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You are here: Feature Narinjara One Year on, Giri Victims Continue to be Neglected

One Year on, Giri Victims Continue to be Neglected

Mray Bon: It will be one full year on the coming 22nd of October, since Cyclone Giri struck the Arakan Coast in western Burma, but the victims of that natural disaster are still being neglected by the Burmese government, who is offering no assistance in rehabilitation.


Victims from the townships of Kyaukpru, Mraybon, Ann and Pauktaw, which were hit hardest by the cyclone, are still suffering from the lack of shelter, adequate food, drinking water and proper health care.

Giri-area--in-Maybon-Arakan

A victim from Kyauntharyar village in Mraybon Township said that over half of the villagers in their village remain unable to rebuild the houses destroyed by the storm.

“The situation is still very bad in our village. We do not have enough food to eat and no houses to shelter in. The bad weather in this rainy season has added more troubles to our burden and more than half of our villagers are still unable to rebuild the houses destroyed by the cyclone last year”, said the villager.

Most of the people left victimized by Cyclone Giri in are poor farmers, growers and fishermen. The official newspapers of the Burmese regime reported almost every day just after the cyclone slammed into the Arakan coast that the regime was providing relief such as food and corrugated tin for reroofing destroyed houses in the cyclone affected areas.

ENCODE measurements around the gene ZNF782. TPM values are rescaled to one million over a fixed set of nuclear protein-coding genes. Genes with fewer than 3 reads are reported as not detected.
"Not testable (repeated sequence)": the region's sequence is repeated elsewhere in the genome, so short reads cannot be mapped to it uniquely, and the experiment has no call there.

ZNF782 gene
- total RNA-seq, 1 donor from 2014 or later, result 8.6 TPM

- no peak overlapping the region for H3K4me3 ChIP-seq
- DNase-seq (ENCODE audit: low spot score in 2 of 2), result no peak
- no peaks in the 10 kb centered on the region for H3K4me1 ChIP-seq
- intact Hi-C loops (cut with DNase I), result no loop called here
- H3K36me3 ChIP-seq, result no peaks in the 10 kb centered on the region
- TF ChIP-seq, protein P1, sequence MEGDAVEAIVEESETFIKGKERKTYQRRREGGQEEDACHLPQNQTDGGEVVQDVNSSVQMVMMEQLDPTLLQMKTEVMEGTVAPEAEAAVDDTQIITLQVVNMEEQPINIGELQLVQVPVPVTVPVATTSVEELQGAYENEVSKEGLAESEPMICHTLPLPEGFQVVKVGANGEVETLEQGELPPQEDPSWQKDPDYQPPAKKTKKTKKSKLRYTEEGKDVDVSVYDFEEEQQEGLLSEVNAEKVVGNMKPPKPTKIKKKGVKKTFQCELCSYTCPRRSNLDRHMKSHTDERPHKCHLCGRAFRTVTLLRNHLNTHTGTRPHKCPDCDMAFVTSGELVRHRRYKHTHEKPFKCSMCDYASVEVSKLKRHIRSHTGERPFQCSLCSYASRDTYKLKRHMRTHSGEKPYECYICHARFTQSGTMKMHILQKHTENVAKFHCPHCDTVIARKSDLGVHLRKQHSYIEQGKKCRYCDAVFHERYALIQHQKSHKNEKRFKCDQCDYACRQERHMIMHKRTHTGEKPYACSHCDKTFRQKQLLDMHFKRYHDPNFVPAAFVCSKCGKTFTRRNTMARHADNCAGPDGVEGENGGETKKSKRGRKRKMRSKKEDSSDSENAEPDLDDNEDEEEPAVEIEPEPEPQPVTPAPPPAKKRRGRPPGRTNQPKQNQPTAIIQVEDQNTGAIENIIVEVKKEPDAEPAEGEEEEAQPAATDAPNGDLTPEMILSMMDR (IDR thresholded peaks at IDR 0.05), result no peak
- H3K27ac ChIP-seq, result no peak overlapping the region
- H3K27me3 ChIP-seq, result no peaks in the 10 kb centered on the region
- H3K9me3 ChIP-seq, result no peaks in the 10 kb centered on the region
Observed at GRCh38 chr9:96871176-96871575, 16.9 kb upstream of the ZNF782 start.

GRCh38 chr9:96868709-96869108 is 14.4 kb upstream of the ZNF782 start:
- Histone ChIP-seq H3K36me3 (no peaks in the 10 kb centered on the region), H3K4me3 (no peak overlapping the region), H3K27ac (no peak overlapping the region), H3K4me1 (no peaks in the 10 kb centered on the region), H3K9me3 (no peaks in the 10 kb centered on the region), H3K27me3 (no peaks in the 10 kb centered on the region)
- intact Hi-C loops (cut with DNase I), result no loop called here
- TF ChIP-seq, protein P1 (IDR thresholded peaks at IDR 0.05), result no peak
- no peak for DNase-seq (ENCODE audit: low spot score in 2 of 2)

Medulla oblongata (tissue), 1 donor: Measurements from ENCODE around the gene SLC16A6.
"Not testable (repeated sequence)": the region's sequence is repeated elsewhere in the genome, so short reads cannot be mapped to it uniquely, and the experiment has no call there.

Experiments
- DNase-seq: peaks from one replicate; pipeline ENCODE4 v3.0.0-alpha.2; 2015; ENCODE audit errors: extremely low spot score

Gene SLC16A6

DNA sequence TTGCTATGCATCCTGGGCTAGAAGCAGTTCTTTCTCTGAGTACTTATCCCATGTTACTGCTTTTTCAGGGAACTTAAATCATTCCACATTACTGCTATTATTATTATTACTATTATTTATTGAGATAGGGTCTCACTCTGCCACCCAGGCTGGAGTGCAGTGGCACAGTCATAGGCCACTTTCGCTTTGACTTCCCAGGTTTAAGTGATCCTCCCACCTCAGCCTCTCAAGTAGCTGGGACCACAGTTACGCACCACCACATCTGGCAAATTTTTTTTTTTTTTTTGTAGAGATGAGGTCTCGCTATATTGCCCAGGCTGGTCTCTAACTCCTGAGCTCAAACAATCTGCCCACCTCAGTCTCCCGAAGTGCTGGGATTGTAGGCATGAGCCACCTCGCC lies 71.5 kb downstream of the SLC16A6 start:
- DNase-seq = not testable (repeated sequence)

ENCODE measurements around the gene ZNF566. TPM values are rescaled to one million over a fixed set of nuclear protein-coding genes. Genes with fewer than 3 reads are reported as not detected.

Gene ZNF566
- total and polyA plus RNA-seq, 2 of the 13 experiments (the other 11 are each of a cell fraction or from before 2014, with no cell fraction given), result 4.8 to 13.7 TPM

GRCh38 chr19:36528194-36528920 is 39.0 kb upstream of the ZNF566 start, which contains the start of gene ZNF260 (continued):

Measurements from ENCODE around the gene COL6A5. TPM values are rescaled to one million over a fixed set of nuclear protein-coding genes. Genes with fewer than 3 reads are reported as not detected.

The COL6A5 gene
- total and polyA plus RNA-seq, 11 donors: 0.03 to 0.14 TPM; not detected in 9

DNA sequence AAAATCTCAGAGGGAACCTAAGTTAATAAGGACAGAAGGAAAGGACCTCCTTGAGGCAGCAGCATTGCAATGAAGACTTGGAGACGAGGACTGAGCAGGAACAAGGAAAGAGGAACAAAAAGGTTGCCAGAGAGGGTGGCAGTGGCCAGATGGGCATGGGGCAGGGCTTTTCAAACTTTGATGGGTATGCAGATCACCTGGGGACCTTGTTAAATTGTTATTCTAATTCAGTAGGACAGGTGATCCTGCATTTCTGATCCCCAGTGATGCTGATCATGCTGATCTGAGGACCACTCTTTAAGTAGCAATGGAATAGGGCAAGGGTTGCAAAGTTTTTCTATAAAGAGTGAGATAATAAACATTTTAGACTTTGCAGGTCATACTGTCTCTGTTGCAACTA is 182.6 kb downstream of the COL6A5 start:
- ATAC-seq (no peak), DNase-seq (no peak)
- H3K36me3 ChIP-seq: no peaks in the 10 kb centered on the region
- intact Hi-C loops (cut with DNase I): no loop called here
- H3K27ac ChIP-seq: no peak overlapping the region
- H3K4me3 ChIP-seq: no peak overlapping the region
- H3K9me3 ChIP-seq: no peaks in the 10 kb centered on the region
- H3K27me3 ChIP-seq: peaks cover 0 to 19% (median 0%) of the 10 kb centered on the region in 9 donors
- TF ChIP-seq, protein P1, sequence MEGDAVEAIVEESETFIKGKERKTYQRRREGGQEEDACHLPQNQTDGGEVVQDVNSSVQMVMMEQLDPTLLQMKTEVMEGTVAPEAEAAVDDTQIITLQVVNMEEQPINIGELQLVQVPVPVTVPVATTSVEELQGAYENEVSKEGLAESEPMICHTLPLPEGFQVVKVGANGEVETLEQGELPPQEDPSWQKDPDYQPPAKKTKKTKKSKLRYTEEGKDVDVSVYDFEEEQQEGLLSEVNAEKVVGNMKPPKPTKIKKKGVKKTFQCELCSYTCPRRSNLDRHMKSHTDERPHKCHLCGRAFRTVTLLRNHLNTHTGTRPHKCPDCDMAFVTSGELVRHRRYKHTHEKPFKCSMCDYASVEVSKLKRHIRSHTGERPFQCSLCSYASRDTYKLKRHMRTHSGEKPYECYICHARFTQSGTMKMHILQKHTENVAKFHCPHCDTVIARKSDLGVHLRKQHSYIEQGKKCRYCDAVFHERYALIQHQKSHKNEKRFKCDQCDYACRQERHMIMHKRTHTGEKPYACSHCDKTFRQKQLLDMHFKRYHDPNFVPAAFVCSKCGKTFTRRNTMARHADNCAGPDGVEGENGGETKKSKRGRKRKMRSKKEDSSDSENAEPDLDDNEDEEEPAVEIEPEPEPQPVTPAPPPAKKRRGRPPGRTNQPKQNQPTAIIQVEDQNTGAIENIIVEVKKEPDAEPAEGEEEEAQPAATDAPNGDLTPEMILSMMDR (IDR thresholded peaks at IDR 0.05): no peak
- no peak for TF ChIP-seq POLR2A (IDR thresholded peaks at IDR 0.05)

However the villager said, “There was no government relief such as tin or other housing material to help the cyclone-affected peoples in our areas. The government provided some tin for reroofing the schools here, but it wasn't enough. Food was distributed by NGOs for nearly three months after the cyclone but we have so far received nothing more.”

As there has been no proper government relief and now the NGOs have stopped food distributions, the victims especially in the villages of Prunwann and Kyauntharyar in Mraybon Township have faced many difficulties in their day to day lives, and often skip meals.

The villager said that no paddy cultivation can be done in those villages since the cyclone destroyed the harvests and dykes of the paddy farms last year and so the villagers have to depend on rice being imported from other places in the region. A bag of the lowest quality rice costs over Kyat 20,000.

A Buddhist monk from Kyaukpru Township said the cyclone-affected people in his area are facing similar difficulties due to the lack of proper and adequate support from the government and NGOs.

“There is only ‘Save the Children’ and a local youth group still helping in the villages of Mauktonngree, Chaunggreephya and Shwenyoma, which were the worst hit in the area, but the government has done nothing for them, they haven't even reconstructed the damaged dykes. Now they have to do whatever jobs are available to them and many suffer from famine."

He said that nearly ten thousand acres of paddy farms could not be cultivated this rainy season because of the government’s negligence in repairing the damaged dykes, which are very important for the paddy farming in an area surrounded by salt water rivers and sea.

U Tak Tun Aung, an MP of the State Parliament from Pauktaw Township, said that the cyclone victims in his township are still facing many difficulties. “The people affected by the cyclone last year are still living in great difficulty, and we will present this issue to the State Parliament when it convenes this month”, said MP U Tak Tun Aung.

In neighboring Bangladesh, which is also prone to the tropical cyclones, the government usually undertakes the responsibly of collaborating with local and foreign NGOs to ensure the proper rehabiliation of the affected area.